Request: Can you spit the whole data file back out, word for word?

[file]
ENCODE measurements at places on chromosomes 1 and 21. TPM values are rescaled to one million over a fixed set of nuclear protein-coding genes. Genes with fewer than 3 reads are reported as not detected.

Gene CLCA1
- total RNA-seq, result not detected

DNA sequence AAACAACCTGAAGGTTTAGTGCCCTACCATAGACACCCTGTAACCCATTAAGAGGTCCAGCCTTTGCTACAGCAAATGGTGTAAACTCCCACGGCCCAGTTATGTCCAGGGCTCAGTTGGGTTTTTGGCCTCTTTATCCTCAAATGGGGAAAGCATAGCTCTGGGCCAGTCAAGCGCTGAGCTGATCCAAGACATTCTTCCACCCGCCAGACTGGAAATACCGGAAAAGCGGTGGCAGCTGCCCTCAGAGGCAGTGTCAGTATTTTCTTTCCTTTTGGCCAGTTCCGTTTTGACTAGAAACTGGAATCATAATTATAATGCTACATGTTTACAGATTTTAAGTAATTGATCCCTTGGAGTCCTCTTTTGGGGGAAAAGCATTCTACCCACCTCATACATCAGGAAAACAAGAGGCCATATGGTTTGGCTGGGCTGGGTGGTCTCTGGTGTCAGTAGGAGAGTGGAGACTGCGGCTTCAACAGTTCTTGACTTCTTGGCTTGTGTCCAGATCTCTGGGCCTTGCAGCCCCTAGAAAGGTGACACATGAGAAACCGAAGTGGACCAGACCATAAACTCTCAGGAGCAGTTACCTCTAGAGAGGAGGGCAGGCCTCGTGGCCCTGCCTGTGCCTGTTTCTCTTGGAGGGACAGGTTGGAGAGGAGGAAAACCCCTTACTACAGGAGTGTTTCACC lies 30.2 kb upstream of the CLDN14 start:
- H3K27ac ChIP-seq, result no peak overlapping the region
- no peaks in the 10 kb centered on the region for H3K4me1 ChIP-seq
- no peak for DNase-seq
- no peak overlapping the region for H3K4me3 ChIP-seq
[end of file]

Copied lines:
ENCODE measurements at places on chromosomes 1 and 21. TPM values are rescaled to one million over a fixed set of nuclear protein-coding genes. Genes with fewer than 3 reads are reported as not detected.

Gene CLCA1
- total RNA-seq, result not detected

DNA sequence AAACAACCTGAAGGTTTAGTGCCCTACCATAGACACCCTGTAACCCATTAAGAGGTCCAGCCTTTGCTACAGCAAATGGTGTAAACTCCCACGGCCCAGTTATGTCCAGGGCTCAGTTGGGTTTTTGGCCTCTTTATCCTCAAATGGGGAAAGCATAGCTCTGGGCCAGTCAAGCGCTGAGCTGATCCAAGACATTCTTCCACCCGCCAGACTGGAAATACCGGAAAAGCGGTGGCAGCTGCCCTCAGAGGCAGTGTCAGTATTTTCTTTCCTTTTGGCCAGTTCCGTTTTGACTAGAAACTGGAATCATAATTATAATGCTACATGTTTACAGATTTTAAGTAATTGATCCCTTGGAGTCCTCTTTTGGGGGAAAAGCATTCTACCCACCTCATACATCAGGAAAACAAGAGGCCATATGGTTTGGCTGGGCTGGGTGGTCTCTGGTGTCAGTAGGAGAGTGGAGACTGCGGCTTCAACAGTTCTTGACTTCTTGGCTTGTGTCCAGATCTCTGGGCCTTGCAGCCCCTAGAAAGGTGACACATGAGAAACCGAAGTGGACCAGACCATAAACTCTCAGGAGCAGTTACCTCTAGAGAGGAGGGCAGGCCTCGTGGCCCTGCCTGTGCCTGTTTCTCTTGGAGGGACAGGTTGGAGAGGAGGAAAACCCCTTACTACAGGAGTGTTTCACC lies 30.2 kb upstream of the CLDN14 start:
- H3K27ac ChIP-seq, result no peak overlapping the region
- no peaks in the 10 kb centered on the region for H3K4me1 ChIP-seq
- no peak for DNase-seq
- no peak overlapping the region for H3K4me3 ChIP-seq